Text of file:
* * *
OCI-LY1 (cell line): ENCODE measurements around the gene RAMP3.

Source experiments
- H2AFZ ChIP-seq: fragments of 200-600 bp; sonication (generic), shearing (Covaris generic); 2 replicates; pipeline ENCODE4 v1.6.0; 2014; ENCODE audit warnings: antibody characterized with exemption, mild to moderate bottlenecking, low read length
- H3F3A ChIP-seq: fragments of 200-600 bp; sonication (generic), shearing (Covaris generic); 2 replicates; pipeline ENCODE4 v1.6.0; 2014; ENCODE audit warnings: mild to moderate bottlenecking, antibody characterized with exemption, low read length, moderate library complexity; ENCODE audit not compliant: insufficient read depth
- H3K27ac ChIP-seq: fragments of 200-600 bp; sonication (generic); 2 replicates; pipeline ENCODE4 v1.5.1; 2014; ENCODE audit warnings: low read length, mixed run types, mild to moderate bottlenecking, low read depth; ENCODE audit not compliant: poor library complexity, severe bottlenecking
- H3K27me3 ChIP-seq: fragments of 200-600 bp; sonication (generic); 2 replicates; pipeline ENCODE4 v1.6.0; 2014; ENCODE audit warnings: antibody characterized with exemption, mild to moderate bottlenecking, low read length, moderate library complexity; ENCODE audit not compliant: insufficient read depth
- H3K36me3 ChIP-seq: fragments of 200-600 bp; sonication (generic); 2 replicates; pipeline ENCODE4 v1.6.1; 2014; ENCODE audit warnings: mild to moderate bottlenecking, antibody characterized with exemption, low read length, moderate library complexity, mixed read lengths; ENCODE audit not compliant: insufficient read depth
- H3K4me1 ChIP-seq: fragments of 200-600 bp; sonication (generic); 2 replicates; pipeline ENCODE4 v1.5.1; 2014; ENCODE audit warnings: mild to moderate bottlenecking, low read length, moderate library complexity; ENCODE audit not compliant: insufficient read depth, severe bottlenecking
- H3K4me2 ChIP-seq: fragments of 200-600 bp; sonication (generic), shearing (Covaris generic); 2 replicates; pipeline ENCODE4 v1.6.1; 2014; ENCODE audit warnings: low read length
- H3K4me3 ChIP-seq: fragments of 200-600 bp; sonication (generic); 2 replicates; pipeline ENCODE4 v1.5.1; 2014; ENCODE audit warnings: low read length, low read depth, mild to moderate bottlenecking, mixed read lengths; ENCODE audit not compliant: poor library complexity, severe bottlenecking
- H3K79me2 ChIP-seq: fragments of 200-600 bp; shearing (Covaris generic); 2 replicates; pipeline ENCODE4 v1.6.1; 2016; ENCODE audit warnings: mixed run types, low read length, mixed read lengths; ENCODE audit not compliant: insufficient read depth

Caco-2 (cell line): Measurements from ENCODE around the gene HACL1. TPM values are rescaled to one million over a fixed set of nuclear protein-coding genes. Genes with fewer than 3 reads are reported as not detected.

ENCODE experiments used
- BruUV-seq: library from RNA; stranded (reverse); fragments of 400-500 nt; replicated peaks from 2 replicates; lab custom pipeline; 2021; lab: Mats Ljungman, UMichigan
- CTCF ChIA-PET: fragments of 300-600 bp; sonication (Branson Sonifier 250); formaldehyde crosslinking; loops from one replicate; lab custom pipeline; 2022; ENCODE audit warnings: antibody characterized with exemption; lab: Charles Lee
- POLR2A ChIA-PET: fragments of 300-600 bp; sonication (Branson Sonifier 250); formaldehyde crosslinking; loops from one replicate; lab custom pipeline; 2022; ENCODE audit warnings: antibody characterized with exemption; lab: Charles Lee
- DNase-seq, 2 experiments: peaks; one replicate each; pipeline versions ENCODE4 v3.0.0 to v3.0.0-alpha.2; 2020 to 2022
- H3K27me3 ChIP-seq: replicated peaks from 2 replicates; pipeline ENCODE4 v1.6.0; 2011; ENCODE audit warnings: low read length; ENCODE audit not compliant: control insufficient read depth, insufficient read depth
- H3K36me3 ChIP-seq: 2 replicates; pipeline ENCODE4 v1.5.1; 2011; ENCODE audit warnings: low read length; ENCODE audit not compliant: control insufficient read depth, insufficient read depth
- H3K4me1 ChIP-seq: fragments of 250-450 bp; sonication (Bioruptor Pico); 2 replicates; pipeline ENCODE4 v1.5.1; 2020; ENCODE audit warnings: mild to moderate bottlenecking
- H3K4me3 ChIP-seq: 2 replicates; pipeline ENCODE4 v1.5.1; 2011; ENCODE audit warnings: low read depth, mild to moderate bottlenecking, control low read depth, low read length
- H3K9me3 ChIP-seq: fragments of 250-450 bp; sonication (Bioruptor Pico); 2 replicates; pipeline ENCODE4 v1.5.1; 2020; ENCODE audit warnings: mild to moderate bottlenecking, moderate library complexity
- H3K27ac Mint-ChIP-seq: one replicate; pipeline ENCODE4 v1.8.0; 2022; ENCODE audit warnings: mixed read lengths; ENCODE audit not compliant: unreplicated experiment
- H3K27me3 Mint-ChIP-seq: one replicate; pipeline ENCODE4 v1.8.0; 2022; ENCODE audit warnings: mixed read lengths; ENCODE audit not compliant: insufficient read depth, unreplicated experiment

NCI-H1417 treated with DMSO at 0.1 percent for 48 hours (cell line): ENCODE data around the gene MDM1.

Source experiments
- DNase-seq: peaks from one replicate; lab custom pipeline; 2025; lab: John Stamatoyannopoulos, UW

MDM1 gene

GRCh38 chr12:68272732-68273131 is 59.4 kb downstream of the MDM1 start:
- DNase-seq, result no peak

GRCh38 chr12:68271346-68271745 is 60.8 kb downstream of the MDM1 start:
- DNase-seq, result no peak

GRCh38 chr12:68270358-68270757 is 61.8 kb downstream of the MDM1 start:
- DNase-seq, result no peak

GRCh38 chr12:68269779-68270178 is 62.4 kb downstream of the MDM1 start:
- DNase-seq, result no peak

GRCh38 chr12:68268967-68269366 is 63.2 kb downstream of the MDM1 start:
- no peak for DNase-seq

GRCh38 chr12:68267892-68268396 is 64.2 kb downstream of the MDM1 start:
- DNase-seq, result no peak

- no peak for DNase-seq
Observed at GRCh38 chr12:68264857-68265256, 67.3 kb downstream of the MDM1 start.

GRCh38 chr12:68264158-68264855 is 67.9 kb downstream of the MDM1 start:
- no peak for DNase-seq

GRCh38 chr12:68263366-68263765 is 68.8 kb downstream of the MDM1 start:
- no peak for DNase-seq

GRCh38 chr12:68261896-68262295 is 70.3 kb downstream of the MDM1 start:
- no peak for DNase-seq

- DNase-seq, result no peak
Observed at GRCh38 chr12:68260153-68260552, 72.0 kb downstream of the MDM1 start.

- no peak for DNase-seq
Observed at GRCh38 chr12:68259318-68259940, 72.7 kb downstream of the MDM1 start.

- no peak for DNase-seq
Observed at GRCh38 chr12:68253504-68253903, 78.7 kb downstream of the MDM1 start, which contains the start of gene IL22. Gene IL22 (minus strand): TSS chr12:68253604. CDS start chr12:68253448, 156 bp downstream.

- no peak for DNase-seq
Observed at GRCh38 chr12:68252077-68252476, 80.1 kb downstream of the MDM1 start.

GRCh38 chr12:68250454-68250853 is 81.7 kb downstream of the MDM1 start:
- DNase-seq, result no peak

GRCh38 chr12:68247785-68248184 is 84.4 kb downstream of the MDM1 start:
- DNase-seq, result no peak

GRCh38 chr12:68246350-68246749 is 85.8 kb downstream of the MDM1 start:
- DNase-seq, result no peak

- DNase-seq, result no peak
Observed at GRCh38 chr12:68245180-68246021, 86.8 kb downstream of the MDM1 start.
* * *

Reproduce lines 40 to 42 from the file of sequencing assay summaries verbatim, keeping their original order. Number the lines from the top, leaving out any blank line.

- DNase-seq, result no peak

- no peak for DNase-seq
Observed at GRCh38 chr12:68264857-68265256, 67.3 kb downstream of the MDM1 start.